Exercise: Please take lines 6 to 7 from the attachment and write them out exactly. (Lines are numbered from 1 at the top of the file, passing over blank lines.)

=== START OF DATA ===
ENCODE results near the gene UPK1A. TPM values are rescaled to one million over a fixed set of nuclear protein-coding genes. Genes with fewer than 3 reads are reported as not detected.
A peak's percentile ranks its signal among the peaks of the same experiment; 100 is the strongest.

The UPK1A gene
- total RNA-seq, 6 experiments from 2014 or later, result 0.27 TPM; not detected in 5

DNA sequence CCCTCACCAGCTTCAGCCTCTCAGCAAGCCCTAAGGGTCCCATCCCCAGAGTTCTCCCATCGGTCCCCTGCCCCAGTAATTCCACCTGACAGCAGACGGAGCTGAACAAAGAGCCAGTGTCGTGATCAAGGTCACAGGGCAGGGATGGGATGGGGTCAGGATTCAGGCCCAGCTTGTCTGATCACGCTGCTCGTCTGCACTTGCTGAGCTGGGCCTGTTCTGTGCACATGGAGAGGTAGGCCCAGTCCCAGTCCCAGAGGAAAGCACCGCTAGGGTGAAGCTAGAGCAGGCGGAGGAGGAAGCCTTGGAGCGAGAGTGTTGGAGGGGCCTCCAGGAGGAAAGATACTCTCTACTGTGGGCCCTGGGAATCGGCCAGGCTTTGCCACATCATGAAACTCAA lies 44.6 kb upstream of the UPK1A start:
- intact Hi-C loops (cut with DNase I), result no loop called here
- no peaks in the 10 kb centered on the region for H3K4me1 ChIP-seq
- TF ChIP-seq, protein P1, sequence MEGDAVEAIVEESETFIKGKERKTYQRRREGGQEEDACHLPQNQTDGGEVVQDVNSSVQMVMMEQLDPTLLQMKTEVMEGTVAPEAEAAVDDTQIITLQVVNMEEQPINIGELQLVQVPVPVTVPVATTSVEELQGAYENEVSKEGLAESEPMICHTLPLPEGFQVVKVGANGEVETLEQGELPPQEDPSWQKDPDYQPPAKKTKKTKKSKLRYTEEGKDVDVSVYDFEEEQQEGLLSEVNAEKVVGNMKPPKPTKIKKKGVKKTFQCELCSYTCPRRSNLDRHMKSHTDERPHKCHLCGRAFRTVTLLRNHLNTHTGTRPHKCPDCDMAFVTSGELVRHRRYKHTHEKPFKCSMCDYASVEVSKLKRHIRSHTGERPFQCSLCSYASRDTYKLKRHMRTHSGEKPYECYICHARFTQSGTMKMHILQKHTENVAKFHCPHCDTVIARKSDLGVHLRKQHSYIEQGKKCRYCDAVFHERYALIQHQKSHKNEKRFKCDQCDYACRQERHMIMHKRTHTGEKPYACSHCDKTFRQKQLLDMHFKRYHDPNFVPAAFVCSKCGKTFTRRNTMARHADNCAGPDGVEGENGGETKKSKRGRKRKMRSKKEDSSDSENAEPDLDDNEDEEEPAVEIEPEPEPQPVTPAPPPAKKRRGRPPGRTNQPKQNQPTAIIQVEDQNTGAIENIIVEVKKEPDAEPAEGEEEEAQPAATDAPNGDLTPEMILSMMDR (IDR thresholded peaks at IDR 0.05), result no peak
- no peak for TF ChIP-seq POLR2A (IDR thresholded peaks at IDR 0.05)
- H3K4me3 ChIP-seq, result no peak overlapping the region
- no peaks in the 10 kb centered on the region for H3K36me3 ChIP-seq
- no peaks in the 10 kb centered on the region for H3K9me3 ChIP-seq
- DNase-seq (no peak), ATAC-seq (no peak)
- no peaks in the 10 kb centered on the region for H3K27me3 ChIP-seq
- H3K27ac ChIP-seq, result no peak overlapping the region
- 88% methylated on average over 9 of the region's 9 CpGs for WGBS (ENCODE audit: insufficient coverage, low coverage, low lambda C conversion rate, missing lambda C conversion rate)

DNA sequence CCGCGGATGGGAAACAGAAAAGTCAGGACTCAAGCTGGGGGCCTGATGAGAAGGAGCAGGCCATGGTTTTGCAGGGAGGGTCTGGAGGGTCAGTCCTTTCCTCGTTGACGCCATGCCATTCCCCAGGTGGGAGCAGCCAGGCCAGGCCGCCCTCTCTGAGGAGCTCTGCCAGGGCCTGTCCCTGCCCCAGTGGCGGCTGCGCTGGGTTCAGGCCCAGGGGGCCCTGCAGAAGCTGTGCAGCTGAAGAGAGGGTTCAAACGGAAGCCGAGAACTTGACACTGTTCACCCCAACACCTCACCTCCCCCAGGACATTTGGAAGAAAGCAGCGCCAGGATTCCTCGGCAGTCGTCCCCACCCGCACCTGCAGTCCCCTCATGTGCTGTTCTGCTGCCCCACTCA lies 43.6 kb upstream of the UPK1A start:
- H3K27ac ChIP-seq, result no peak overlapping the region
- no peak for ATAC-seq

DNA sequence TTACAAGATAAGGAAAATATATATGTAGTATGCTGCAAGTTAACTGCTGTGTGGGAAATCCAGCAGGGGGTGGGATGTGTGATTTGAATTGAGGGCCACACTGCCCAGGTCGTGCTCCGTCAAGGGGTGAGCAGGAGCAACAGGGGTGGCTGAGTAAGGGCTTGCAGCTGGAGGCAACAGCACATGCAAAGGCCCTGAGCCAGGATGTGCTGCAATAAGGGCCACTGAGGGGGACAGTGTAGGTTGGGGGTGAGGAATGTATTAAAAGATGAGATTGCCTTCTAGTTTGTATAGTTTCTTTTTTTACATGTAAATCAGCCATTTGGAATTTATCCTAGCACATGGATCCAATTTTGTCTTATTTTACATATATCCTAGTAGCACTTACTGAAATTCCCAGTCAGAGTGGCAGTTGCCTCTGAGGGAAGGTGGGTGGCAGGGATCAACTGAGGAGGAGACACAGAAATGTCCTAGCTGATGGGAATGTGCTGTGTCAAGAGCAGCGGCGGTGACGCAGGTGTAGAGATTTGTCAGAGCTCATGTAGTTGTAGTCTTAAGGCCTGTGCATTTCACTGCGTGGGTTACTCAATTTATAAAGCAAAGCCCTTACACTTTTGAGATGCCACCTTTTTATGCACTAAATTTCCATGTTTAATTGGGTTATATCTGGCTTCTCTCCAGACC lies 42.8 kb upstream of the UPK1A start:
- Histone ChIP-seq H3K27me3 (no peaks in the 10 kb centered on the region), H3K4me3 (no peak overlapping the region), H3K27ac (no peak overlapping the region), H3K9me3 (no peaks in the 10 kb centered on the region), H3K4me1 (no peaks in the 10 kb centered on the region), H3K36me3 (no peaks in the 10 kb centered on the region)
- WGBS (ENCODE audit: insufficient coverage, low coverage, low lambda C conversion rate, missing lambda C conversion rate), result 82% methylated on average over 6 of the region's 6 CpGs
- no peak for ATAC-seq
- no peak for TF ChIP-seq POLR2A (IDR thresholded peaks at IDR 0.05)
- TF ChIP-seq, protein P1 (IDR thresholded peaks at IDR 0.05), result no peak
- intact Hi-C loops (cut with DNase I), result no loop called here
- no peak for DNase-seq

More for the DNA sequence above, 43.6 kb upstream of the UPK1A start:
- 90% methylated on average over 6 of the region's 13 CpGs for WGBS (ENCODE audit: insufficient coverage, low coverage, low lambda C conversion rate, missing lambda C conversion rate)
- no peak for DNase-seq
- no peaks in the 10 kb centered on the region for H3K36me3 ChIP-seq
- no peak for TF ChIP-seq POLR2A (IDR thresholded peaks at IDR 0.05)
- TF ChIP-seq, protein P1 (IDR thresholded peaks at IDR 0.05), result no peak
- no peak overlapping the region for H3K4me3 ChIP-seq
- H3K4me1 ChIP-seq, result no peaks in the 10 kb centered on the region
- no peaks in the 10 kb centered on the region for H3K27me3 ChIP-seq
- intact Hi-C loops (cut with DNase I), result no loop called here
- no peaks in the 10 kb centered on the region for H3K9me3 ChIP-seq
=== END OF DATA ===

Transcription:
- intact Hi-C loops (cut with DNase I), result no loop called here
- no peaks in the 10 kb centered on the region for H3K4me1 ChIP-seq